Holiday Season Healing: Ask the Meditation Doctor with Brad Warner

Brad Warner

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It's no secret that the holiday season is a true test of your practice. There's no better time to see just how equanimous you've become, and whether you've really peeled away your conditioned behavior, than when you are engaging in the many frustrating activities that dominate the "jolliest" time of the year.

So now is the perfect time—when you really need your practice—to clear up any troubles or questions you might have. Is your meditation being disturbed by visions of kicking your in-laws out of the house? Can't concentrate on your mantra due to an eggnog hangover? (We're kidding about that.)

Zen monk Brad Warner will be answering any and all questions about your practice all month on tricycle.com. Please post them below.

Need inspiration? Read Brad Warner's tips and meditation advice in Tricycle here, here, here, and here.

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Emma Varvaloucas's picture

Question sent to editorial@tricycle.com:

I'm not as compassionate or patient as I could be. I'm often selfish about little things, don't listen and act prideful. Often times, I snap easily on the ones who I love most.

How can I develop more compassion for others?

I know people who would sacrifice some of the things they love most in an instant, just to help others out. I want to be like that. I'm tired of hurting those around me, and hurting myself in the process, too.

Thanks for your time.

Brad Warner's picture

It's impossible to develop compassion other than by being compassionate, I think. It's not like you can do some kind of magic breathing exercise for 10 min a day and end up compassionate after a month.

If you want to build up your muscles, you use the muscles you want to build. If you want to become more compassionate, you just have to do compassionate things. If you see an opportunity to act in a compassionate way, don't hesitate, do it!

Be patient when you don't feel like being patient. If you find yourself wanting to snap at someone don't do it, even when you know you're right. Share what you don't want to share.

sjursh's picture

hey i do shamata meditation and have been for almost 2 years, recently i think i made some progress. when i have sat for quite a wile and are completely relaxed i get to a place where it feels like im almost fallen asleep, it is really peacfull, and when thoughts enter they are kind of dreamy.. so what you think:)

Brad Warner's picture

The idea of "progress" in meditation is a difficult notion. You can never really measure it. But all of us who meditate feel it happens.

Anyway, yeah, after you do it for a time, you do tend to end up in a place where thoughts are less rigid and more fluid and dreamlike.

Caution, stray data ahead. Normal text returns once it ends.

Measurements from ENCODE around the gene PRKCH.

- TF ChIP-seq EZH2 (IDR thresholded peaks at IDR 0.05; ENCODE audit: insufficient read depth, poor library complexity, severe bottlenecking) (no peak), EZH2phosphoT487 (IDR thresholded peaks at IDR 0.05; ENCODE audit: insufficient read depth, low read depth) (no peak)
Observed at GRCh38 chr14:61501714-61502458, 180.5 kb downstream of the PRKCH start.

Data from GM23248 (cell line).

sjursh's picture

and when the thoughts give you a break in that place is that samadhi?

sharmila2's picture

Dear sjursh
I have been in that state many times, but it doesn't have the bright, wide awake and light characteristics of the jhana states that the Buddha classically described as samadhi. Unfortunately even though it is very pleasant, it could also be a manifestation of too much drowsiness - almost like being sedated without drugs. It is perfectly fine just as any other state is, unless you build up the notion that "this is it" and start trying to recreate that state in your meditation, consciously or unconsciously, which of course leads you off the path. My advice (through having been there a few times - I'm a slow learner!) is to just accept every state for what it is, and not rank them as better or worse than any other.

sjursh's picture

thanks you helped me out;)

Megan's picture

My only meditation training was with TM way back in 1976. Since then, I've meditated at times with some consistency, and at times not at all for months at a time. I meditate because it helps me and because it is sometimes enjoyable. But sometimes, I wonder about doing it "wrong". Sometimes, I use the mantra that I was given nearly 40 years ago. It is useful for applying a more firm approach to my disordered mind, particularly at the beginning of a session. But when my thoughts quiet and my mind becomes more clear, my focus can shift to the breathing and being in the present. I do not live in a community where there is access to teachers, but I have found good information and support through the Tricycle community and the magazine. If I could ask questions, I would ask for what length of time should I sit? I am over 50 years of age, and I have undertaken a few longer sessions, but mainly aim for the 18 minutes that the TM teacher prescribed. Is there something wrong with what I am doing - meditating for the pleasure of the clarity and the tasting of the present? Where should I go from here, if anywhere at all?

Brad Warner's picture

Hi Megan,